So: if I were you I'd look for a respected academic at a good school that studies what you want to study. Then go there, get an MA with that person, knock it out of the park, and apply to a very good PhD program.

Start with the University of Hawai'i, but also look up the titles of books in the field that you respect. Who wrote them? Where do they teach?

FaustusC3 karma

Three questions:

1: Are you surprised at the lack of effect the disclosure has had on us?

2: If disclosure happens again, fully, do you think any nations will handle it worse than others?

3: Do you favor any of the theories about whether these things are friendly or hostile?

MatthewBBowmann14 karma

No opinion on the theories about what these things are, except to say that I think the extraterrestrial hypothesis is incorrect.

As to the lack of impact of all of this on American culture - two thoughts. The first is that I think that beyond the Tic-Tac videos (which are black and white and grainy) there's not really conclusive proof of much yet.

Second thought: A pretty large chunk of Americans believe in UFOs already. It turns out that we live in a society in which belief in high strangeness is widespread.

writesmusic2 karma

hi! Thanks for doing this. So, possibly slightly off topic, what are your thoughts on Bob Lazar?

MatthewBBowmann17 karma

Not off topic at all.

Lazar has fabricated enough about his past that he's shot his credibility in the foot repeatedly, I fear.

sufferingbastard2 karma

If the "OTHER" was interacting with us in the form of Fairies, Gods, Angels, and Monsters prior to the Industrial revolution, and now interact as Spaceships, Spacemen, and Lights that defy Physics...

What's next? Is it still 'real' Why hide the interactions?

MatthewBBowmann6 karma

Jacques Vallee has a lot to say about this! You probably know that.

sufferingbastard1 karma

Well, I guess but he says it extraterrestrial.

You say it's not.

Elucidate, please.

MatthewBBowmann6 karma

Vallee doesn't actually say it's extraterrestrial; he believes in the interdimensional hypothesis, in which these things are emerging from different layers of reality. He also believes they're a 'control system' - that is, there is something out there guiding human development by manifesting to us in different ways at different times.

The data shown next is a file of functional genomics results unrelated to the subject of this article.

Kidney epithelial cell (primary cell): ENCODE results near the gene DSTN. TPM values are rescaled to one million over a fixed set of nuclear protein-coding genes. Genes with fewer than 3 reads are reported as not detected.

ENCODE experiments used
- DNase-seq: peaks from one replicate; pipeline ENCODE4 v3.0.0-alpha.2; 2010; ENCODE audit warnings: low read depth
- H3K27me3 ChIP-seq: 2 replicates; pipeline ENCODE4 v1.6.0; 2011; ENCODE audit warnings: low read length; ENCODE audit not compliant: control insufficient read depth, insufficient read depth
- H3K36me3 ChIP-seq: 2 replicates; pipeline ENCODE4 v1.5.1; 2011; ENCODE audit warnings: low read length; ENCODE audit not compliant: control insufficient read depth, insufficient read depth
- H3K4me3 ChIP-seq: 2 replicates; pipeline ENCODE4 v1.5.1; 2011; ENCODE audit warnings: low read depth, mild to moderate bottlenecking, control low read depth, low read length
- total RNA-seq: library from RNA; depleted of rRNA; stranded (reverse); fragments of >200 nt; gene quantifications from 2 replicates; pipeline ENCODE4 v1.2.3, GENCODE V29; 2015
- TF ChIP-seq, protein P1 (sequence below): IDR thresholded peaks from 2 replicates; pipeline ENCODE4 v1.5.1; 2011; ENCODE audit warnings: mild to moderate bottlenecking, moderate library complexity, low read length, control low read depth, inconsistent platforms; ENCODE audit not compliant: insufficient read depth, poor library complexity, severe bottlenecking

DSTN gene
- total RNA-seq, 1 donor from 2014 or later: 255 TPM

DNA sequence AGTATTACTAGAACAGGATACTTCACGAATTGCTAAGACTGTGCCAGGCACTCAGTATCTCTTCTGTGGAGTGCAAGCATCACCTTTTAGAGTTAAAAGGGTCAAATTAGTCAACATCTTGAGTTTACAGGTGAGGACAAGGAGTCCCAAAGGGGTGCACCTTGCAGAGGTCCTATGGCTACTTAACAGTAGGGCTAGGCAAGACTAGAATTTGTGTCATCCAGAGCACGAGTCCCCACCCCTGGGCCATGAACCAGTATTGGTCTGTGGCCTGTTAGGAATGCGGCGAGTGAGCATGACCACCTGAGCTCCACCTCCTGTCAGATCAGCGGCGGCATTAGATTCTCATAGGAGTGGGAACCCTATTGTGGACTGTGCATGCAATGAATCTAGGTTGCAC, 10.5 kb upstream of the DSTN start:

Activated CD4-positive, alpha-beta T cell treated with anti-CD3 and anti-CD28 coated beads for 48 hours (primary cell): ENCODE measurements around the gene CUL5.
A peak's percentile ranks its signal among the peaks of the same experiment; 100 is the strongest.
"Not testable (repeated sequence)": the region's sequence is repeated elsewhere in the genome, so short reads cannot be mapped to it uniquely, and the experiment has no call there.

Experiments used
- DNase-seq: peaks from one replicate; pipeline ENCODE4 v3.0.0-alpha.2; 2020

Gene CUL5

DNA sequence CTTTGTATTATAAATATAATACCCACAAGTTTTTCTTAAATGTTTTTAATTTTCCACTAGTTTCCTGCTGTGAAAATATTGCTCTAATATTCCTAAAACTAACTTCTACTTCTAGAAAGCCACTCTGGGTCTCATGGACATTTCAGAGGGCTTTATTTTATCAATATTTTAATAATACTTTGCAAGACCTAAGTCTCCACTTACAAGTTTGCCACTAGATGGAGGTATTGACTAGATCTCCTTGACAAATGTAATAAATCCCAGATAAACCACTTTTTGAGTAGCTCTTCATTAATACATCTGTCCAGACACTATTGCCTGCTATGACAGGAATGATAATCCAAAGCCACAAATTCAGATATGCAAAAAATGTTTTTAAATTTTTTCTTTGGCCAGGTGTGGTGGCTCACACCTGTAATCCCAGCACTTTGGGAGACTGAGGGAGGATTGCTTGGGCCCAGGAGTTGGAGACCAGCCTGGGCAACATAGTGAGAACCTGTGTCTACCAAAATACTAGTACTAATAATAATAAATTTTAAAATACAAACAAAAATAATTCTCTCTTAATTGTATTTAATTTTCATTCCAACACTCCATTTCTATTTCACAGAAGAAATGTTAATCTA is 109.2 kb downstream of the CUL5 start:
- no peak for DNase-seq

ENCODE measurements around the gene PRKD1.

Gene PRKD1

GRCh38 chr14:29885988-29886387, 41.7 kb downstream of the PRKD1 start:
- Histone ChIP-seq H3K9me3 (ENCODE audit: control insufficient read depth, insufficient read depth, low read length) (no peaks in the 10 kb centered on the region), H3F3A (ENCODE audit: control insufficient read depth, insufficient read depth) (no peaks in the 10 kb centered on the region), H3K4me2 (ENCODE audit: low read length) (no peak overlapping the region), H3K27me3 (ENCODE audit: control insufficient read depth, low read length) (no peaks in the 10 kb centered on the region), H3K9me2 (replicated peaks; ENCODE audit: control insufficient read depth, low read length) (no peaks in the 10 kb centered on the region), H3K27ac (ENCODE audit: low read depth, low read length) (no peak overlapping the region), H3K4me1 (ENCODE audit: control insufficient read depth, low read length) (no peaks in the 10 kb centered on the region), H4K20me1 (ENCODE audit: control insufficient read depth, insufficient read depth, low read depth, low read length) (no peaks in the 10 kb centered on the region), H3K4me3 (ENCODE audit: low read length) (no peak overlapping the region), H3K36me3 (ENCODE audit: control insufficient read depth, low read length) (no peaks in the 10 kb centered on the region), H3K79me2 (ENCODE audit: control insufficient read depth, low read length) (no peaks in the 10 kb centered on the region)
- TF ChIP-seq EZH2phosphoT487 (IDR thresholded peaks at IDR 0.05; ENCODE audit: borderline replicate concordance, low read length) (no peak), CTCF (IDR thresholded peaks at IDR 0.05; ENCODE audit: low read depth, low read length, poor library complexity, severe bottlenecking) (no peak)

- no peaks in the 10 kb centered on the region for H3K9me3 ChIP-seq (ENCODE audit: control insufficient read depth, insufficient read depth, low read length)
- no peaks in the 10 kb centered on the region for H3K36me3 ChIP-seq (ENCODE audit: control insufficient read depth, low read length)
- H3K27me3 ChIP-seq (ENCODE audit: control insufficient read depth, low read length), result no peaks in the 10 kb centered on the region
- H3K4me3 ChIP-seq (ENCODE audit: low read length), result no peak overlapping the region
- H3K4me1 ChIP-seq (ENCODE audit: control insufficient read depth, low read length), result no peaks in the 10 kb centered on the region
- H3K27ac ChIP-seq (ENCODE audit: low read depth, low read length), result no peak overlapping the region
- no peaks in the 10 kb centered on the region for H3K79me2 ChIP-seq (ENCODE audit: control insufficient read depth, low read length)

Complete_Past_20292 karma

HI, Thanks for doing an AMA on these subjects.

My question is what impact do you believe full disclosure (if we ever get it) or even undeniable proof of Extraterrestrial life will have on the major religions.

MatthewBBowmann13 karma

There's a lot of interesting writing on this. CS Lewis, the famous Christian theologian and author of the Narnia books, wrote a lot about it. NASA has also commissioned studies on the question. The Pope has even weighed in.

My thought is that most world religions would actually roll with it. That's what the Pope implies - that God's creations are far bigger than humans can imagine. Lewis says the same thing. Many other religious leaders have said similar.

What I think might happen, and is perhaps as interesting, is the growth and flourishing of new religious traditions based on the experience. We've seen that already - look at the Raelians, for instance.

darkestsoul2 karma

What do you think of the idea that NHI has implemented or help create our religious ideologies?

Separate question, but do you think the government is really behind an 80 year conspiracy to conceal NHI and UAP from the public?

MatthewBBowmann15 karma

I'm suspicious of 'ancient alien' theories. Most seem to me to be based on deep misunderstandings of ancient cultures and a flattening of the complexity of different societies.

Second question: There are absolutely genuine conspiracies in the government (think Watergate, think CIA plots to assassinate foreign leaders); that's part of what makes the disclosure movement appealing. However, keeping conspiracies quiet is usually extremely, extremely difficult. Particularly over two or three generations.

Resident_Grapefruit2 karma

Other than their testimony, what can you tell us about the strength of the evidence that the couple provided?

MatthewBBowmann1 karma

There were marks on their car that they claimed threw off a compass. Betty's dress was torn and oddly stained. Barney's shoes were scuffed.

All a bit inconclusive, and some of the people sympathetic to them at the time noted this. They had differing opinions on what was persuasive and what not.

RoseyOneOne2 karma


MatthewBBowmann4 karma

Pasulka's excellent. You'll see a lot of Vallee in the book as well.

And to your question - that's of course Pasulka's argument, and I think there's a lot to it. The question, of course, is what 'religion' is. If we think of 'religion' as the same thing as 'denominations' (like Catholics or Baptists) then the connection is a bit unclear. But if we think of 'religion' as a mode of being in the world that facilitates our hunt for ultimate meanings and power, UFOs and religion are an obvious connection in the modern world.

Anonymousanime71 karma

When did you first take an interest in aliens?